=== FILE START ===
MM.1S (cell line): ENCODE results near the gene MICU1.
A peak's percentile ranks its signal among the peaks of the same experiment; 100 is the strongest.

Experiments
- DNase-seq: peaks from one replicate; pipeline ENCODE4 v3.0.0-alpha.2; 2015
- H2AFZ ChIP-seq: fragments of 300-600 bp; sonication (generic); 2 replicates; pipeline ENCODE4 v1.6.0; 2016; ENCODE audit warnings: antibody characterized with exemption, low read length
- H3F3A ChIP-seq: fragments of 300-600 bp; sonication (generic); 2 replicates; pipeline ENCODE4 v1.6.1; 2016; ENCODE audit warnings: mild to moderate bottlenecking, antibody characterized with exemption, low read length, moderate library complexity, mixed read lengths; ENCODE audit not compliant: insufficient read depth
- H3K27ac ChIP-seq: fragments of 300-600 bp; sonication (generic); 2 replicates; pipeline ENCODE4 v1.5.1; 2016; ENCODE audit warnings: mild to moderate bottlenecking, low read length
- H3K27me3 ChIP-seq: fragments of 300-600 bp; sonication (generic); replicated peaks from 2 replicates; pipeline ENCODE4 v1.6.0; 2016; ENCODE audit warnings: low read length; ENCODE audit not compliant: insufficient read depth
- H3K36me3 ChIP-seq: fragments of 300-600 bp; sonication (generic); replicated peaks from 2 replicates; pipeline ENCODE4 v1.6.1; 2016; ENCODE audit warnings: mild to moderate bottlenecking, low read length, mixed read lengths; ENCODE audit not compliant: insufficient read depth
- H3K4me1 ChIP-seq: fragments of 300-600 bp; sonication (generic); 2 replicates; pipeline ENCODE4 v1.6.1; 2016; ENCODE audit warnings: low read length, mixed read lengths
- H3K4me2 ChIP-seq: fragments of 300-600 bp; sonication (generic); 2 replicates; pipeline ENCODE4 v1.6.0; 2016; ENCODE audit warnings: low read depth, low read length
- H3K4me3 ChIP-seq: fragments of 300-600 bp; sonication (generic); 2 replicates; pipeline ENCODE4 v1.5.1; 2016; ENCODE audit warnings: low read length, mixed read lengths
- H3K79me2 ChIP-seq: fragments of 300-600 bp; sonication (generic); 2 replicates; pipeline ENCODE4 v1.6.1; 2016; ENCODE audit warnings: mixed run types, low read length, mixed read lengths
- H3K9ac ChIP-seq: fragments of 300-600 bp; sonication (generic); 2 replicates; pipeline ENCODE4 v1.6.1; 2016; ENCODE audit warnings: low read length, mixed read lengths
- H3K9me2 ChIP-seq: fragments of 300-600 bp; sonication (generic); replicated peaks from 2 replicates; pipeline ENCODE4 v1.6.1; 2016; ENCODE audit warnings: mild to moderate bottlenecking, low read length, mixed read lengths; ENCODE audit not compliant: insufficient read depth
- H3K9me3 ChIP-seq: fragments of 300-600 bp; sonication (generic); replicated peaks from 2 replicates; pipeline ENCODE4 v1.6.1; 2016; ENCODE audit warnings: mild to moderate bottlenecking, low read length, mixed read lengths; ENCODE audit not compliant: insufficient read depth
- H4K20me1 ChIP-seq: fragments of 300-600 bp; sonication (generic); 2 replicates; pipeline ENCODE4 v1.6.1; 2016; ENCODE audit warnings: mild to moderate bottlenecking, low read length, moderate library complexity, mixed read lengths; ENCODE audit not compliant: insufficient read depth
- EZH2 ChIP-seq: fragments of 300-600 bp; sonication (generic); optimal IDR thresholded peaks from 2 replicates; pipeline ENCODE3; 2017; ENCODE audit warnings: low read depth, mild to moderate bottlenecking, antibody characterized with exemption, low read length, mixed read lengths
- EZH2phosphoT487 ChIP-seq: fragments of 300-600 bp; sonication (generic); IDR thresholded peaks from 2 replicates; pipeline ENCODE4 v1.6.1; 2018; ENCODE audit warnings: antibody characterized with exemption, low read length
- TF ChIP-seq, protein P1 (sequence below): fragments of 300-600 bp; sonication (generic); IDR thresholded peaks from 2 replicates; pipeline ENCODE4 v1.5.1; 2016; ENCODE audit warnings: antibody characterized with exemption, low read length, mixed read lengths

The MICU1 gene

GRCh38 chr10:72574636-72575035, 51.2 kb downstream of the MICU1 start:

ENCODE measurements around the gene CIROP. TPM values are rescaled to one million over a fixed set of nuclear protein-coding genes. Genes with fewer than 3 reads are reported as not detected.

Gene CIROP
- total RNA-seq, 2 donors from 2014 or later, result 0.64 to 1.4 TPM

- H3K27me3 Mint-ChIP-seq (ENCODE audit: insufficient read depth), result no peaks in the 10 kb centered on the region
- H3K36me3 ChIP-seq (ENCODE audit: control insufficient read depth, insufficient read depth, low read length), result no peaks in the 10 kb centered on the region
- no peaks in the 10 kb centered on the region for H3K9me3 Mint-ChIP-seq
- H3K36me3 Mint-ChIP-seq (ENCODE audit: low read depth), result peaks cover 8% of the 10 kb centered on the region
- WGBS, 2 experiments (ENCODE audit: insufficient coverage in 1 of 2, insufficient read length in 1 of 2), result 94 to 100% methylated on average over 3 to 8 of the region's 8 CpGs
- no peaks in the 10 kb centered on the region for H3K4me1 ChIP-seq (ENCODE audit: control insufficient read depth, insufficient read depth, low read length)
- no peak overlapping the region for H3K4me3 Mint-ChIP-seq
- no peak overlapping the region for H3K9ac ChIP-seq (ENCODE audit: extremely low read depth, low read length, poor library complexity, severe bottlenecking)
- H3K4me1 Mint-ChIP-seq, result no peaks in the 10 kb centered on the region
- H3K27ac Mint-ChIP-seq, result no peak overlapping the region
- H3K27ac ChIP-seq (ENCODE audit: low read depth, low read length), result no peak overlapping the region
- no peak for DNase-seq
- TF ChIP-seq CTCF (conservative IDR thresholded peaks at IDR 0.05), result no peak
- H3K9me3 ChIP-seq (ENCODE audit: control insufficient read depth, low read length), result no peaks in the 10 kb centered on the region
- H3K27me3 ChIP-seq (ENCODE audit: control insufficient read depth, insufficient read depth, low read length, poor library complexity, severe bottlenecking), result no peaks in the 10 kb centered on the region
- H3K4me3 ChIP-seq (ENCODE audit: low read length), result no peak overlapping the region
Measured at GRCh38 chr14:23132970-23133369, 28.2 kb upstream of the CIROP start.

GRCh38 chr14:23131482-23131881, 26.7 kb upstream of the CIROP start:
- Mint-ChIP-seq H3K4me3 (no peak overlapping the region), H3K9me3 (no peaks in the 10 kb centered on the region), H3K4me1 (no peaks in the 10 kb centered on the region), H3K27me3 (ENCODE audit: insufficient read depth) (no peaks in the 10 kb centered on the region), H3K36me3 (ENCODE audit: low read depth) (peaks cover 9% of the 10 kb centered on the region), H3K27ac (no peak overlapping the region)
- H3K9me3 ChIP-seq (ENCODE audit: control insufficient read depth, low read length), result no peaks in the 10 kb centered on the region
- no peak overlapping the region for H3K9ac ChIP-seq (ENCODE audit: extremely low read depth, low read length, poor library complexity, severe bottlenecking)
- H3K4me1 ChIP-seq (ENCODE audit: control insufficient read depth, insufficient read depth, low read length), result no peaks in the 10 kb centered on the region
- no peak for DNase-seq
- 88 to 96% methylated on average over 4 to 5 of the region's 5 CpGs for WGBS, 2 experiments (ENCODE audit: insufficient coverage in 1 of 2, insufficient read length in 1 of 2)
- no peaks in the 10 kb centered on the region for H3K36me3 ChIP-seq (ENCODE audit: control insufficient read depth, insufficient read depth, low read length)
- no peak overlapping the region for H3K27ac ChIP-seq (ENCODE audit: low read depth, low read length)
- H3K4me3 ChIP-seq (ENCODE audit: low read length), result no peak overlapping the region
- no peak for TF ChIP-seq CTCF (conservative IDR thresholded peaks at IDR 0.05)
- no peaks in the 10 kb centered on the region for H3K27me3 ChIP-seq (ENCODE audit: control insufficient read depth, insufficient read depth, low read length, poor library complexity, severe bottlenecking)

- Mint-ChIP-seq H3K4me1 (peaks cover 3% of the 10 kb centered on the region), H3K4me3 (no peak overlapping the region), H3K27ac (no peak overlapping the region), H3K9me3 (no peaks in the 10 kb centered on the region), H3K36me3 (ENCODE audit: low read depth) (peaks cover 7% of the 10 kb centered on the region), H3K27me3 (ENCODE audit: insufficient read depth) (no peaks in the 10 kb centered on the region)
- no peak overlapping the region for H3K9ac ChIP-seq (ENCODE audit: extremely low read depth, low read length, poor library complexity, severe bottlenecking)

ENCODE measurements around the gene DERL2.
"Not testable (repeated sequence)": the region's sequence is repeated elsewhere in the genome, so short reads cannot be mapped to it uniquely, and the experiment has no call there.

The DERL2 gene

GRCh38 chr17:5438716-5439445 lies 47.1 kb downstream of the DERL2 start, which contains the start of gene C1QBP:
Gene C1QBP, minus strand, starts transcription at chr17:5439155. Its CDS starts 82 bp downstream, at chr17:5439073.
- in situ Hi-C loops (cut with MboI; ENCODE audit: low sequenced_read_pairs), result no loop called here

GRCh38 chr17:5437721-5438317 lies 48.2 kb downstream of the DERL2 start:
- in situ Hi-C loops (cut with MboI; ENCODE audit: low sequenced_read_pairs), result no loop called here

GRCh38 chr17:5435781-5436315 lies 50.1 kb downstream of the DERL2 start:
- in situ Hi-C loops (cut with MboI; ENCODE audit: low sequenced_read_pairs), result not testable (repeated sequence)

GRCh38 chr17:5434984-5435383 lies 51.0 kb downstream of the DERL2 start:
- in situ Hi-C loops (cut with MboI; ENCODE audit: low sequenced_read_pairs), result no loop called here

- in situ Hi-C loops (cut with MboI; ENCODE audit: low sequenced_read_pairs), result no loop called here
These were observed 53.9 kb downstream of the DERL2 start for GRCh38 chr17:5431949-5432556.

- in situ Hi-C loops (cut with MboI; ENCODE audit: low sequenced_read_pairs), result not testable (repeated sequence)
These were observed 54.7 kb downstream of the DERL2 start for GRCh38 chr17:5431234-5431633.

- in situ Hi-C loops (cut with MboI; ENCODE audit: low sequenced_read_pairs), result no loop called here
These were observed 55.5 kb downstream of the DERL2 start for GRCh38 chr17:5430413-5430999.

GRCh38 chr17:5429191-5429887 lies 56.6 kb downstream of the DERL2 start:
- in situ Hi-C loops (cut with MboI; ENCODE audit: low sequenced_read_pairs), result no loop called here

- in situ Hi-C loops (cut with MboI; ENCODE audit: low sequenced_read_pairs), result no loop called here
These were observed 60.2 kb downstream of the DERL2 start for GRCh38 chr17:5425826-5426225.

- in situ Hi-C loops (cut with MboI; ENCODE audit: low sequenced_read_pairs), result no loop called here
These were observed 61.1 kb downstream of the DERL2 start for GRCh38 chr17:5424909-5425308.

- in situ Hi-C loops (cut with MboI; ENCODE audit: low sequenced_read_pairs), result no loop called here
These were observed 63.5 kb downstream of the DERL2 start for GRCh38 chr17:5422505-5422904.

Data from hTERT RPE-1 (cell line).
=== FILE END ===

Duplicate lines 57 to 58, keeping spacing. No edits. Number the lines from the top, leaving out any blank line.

ENCODE measurements around the gene DERL2.
"Not testable (repeated sequence)": the region's sequence is repeated elsewhere in the genome, so short reads cannot be mapped to it uniquely, and the experiment has no call there.